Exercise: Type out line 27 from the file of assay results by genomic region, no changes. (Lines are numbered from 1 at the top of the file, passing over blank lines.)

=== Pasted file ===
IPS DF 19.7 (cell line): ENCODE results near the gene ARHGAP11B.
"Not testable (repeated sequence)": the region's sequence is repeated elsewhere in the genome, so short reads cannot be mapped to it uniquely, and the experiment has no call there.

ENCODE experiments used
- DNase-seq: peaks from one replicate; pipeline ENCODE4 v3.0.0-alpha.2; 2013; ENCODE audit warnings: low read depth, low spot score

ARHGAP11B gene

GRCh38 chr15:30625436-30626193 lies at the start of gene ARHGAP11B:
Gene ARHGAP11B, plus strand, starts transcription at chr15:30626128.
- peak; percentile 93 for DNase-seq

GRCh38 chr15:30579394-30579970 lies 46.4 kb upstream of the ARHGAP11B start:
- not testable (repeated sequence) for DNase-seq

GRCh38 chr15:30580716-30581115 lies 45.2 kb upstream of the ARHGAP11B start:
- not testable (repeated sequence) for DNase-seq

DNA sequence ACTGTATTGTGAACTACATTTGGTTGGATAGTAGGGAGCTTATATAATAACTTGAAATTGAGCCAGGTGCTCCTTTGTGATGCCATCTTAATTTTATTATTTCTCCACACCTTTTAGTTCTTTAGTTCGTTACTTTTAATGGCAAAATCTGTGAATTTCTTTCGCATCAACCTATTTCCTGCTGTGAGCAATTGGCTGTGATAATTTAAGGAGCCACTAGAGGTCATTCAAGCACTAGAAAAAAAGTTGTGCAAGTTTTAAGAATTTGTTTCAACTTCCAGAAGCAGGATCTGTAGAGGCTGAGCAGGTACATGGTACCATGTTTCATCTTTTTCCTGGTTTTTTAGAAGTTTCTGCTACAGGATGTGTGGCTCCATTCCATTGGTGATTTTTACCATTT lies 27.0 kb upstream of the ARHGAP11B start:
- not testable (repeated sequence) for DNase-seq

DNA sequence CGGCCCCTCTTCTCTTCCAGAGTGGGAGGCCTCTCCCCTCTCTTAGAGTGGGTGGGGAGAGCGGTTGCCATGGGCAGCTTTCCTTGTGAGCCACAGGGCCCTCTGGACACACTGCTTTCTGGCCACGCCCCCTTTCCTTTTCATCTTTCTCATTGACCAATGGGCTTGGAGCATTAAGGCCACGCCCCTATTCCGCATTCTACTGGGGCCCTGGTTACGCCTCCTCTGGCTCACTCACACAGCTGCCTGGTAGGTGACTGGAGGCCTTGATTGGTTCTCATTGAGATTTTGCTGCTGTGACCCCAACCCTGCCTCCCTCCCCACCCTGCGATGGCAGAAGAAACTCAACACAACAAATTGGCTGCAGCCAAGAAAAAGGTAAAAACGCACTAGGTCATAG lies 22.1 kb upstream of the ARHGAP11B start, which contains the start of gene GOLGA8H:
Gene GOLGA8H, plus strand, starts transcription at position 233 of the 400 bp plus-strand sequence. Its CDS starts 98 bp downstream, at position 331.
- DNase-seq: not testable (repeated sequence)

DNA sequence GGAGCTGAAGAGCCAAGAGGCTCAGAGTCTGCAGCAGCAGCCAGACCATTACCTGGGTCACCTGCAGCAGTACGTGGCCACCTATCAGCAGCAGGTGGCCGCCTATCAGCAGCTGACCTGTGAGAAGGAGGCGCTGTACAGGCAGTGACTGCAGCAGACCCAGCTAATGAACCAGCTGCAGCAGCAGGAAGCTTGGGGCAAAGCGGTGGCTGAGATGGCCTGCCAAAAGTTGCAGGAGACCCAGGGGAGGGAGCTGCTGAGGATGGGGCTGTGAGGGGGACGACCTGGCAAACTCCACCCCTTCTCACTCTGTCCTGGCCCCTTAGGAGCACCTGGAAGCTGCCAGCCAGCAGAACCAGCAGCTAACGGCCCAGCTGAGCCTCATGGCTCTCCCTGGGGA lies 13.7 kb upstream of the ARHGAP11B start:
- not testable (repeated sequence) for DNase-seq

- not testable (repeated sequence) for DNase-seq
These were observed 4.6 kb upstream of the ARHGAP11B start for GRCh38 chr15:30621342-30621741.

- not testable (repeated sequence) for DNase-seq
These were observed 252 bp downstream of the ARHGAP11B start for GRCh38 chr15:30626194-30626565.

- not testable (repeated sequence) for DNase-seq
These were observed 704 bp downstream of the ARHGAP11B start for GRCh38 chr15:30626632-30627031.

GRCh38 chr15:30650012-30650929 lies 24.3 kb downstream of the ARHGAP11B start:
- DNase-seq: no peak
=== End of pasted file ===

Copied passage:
- DNase-seq: no peak